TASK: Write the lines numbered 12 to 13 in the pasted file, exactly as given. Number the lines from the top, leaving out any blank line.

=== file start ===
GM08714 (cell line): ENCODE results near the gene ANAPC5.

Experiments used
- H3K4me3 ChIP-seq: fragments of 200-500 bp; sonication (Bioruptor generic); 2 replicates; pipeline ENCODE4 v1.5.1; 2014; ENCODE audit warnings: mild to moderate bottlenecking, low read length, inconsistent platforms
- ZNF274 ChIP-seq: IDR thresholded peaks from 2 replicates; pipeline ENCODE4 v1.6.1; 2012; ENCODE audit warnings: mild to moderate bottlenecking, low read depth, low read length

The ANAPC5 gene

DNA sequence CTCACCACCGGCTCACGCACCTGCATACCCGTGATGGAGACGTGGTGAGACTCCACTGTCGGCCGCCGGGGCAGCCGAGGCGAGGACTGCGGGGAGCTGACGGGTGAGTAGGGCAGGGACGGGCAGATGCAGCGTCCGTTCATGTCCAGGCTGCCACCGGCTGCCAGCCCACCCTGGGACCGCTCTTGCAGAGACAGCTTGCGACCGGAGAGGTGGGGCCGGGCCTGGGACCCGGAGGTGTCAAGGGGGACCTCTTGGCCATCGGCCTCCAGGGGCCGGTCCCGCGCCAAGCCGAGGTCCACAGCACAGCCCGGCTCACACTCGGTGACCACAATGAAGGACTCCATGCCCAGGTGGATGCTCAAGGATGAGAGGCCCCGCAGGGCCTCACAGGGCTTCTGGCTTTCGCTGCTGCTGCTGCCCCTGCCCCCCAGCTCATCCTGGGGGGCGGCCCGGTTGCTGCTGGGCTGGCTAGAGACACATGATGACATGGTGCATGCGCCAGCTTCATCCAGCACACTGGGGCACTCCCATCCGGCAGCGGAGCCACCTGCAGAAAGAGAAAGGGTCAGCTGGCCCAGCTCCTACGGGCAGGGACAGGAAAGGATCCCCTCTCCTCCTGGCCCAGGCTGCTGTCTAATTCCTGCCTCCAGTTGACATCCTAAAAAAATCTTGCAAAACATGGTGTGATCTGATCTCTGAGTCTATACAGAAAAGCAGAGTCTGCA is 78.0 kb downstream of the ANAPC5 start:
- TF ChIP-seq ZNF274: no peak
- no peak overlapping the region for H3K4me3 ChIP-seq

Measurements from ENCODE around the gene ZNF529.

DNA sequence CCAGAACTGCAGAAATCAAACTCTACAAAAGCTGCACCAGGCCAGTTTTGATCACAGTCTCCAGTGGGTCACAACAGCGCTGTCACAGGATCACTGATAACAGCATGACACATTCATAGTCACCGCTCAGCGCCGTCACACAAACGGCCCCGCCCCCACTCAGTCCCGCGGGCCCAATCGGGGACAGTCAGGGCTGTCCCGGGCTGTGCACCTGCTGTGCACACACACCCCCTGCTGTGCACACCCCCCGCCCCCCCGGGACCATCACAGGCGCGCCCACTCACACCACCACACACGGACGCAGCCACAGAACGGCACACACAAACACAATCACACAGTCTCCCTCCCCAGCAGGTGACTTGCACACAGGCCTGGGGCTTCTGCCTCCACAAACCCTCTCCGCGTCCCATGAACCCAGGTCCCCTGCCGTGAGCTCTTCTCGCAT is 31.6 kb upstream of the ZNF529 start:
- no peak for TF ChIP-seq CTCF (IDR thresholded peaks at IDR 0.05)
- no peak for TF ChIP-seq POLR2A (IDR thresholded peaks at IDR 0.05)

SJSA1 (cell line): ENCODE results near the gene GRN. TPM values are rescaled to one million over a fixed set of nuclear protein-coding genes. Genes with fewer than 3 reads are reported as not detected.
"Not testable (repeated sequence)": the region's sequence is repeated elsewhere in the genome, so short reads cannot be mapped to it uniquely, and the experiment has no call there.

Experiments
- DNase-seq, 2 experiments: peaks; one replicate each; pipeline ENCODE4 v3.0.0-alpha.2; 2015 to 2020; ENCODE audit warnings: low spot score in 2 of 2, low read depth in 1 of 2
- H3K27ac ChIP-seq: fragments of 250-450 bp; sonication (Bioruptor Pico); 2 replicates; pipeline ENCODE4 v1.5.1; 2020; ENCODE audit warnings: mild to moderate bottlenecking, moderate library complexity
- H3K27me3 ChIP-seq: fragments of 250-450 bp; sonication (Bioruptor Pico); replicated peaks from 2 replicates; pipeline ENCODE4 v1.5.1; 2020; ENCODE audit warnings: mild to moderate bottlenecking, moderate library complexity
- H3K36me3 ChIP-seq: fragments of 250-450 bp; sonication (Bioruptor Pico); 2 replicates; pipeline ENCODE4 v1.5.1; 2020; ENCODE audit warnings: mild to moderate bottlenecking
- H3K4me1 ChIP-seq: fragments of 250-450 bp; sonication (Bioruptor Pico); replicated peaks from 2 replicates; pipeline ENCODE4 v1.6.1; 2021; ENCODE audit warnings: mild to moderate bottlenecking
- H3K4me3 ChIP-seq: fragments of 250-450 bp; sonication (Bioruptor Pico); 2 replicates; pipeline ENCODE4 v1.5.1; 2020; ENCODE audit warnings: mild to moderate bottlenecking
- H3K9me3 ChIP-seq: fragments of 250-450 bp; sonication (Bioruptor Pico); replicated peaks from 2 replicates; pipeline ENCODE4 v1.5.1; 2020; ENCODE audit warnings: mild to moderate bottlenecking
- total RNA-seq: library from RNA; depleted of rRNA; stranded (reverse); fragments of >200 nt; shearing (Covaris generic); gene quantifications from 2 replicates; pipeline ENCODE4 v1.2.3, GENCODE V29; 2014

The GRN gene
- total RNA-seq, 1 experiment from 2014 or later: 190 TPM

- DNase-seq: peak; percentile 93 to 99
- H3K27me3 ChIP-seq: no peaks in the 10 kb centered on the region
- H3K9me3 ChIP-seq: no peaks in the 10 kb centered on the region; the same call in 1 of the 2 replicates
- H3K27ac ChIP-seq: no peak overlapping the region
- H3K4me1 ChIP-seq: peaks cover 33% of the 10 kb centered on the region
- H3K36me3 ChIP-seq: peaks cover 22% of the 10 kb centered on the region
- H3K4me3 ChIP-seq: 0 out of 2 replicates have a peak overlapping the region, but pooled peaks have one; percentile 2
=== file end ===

- no peak for TF ChIP-seq POLR2A (IDR thresholded peaks at IDR 0.05)

SJSA1 (cell line): ENCODE results near the gene GRN. TPM values are rescaled to one million over a fixed set of nuclear protein-coding genes. Genes with fewer than 3 reads are reported as not detected.